Supply chain planners can’t know what post-Brexit trade looks like, but have to plan for it anyway. Andrew Underwood and Brian Connell outline the eight things they should consider.
By Andrew Underwood and Brian Connell
Brexit threatens to rip up the rules on how supply chains operate across Europe. Tailbacks at border posts are only the most visible example of how global logistics networks linking farms and factories to customers might have to change after the UK leaves the European Union in 15 months’ time.
But your response doesn’t have to be just about mitigation. A minority of firms – and I would put the proportion as low as 10% - recognise Brexit as a strategic opportunity to challenge their supply chain status quo and do things differently: to exit unprofitable lines or to make them profitable again.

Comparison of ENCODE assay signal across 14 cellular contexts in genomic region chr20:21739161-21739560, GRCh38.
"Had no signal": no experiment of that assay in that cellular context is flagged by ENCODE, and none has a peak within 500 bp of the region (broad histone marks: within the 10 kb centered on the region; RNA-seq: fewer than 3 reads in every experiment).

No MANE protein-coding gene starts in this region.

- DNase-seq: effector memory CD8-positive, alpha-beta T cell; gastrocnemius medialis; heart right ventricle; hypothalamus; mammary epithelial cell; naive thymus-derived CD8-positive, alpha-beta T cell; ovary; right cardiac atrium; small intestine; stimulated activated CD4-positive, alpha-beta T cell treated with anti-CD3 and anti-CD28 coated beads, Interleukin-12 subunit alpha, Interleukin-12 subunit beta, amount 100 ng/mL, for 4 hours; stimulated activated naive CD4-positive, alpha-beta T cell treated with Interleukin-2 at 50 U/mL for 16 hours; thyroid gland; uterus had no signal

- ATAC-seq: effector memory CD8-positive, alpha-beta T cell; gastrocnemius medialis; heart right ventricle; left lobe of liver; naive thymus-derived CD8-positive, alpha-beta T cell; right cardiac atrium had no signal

Whether you have ambitious aims or are simply in mitigation mode, you should already have well developed plans and be ready to activate them. The key question is when. That’s ultimately a political judgement based on how likely a future trade agreement or transition deal is. But given what has to be done by March 2019, it’s becoming increasingly difficult for corporate leaders to sit on their hands and hope. An increasing number I speak with are poised to make their move as soon as the first quarter of 2018.
This edition of the KPMG Brexit Navigator is designed to help you address some of the most urgent issues from managing a squeeze on working capital, to avoiding customs chaos and how to exploit that strategic opportunity.
In addition, here are eight issues we’ve been discussing with clients, which should also be on your radar.